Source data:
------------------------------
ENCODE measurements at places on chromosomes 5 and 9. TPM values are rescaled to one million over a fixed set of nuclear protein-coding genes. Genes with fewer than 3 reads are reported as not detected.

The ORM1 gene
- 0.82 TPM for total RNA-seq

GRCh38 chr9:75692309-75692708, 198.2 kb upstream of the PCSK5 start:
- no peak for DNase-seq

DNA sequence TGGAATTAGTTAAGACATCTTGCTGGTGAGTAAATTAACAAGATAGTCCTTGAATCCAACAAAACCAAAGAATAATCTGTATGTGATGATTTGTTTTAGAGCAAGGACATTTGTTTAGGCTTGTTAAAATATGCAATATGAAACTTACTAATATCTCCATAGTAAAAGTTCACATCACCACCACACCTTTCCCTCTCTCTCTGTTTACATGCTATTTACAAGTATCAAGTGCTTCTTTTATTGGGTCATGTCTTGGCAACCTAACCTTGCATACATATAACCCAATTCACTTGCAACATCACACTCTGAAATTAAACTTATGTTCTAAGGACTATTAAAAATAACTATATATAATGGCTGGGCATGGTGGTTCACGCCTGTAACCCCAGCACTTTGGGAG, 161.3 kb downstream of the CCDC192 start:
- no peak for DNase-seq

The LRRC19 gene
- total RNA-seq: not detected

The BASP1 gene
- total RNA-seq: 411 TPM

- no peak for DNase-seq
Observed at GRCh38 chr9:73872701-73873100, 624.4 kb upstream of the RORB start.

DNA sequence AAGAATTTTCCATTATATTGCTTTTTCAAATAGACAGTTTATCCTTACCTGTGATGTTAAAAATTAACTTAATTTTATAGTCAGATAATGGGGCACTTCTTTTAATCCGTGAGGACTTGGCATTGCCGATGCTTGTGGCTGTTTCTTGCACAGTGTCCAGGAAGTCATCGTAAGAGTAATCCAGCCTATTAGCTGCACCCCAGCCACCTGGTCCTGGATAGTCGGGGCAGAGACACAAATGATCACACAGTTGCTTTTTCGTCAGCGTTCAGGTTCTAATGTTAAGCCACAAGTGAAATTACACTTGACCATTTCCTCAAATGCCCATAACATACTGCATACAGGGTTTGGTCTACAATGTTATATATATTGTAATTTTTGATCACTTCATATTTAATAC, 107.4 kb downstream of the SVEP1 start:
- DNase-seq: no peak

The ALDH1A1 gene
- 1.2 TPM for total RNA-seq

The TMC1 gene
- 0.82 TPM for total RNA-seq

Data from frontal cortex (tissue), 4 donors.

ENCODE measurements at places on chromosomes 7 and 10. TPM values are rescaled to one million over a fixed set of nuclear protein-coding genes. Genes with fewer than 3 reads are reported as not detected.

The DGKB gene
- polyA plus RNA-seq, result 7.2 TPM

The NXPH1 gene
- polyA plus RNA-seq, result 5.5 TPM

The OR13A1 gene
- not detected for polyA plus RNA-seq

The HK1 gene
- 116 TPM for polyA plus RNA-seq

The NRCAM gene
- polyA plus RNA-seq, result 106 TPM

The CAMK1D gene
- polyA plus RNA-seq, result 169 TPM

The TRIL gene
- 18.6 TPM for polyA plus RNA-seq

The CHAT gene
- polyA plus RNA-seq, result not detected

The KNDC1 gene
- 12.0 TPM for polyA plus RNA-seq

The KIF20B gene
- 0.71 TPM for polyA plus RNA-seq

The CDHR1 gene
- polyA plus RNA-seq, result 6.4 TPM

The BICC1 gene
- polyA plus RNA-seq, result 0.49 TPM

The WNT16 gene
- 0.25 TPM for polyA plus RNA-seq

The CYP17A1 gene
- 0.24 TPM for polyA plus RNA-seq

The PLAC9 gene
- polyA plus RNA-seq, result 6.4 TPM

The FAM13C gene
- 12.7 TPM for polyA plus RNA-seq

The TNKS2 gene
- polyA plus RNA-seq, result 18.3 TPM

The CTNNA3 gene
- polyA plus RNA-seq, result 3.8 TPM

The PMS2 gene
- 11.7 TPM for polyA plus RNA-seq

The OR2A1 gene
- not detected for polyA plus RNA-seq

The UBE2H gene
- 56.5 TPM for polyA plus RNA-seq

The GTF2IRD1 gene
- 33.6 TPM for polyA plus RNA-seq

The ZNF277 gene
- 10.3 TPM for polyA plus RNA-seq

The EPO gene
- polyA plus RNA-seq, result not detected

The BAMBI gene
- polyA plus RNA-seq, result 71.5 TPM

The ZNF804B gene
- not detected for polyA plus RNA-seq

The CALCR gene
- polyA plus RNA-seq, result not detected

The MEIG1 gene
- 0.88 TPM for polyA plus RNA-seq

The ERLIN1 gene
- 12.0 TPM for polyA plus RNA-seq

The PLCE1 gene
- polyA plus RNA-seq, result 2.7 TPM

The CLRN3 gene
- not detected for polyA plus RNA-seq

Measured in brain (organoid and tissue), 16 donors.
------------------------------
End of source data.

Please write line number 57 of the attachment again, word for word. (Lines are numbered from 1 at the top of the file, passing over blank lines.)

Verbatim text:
- polyA plus RNA-seq, result 3.8 TPM